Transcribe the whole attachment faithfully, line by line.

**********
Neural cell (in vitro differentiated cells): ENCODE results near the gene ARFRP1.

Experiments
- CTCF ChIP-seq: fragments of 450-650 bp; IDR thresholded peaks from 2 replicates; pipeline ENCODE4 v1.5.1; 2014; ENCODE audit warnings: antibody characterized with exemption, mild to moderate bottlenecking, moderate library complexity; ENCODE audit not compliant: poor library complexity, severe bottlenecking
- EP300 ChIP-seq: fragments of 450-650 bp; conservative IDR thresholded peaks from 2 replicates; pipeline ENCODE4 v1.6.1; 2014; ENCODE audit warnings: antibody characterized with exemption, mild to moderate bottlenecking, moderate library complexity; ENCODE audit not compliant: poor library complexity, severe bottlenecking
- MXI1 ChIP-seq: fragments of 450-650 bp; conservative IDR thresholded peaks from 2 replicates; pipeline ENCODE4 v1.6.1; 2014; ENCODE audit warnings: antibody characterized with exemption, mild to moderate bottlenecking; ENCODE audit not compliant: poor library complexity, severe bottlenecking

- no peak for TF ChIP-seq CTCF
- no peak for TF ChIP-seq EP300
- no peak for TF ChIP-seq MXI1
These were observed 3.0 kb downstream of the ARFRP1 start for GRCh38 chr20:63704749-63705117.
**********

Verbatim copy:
Neural cell (in vitro differentiated cells): ENCODE results near the gene ARFRP1.

Experiments
- CTCF ChIP-seq: fragments of 450-650 bp; IDR thresholded peaks from 2 replicates; pipeline ENCODE4 v1.5.1; 2014; ENCODE audit warnings: antibody characterized with exemption, mild to moderate bottlenecking, moderate library complexity; ENCODE audit not compliant: poor library complexity, severe bottlenecking
- EP300 ChIP-seq: fragments of 450-650 bp; conservative IDR thresholded peaks from 2 replicates; pipeline ENCODE4 v1.6.1; 2014; ENCODE audit warnings: antibody characterized with exemption, mild to moderate bottlenecking, moderate library complexity; ENCODE audit not compliant: poor library complexity, severe bottlenecking
- MXI1 ChIP-seq: fragments of 450-650 bp; conservative IDR thresholded peaks from 2 replicates; pipeline ENCODE4 v1.6.1; 2014; ENCODE audit warnings: antibody characterized with exemption, mild to moderate bottlenecking; ENCODE audit not compliant: poor library complexity, severe bottlenecking

- no peak for TF ChIP-seq CTCF
- no peak for TF ChIP-seq EP300
- no peak for TF ChIP-seq MXI1
These were observed 3.0 kb downstream of the ARFRP1 start for GRCh38 chr20:63704749-63705117.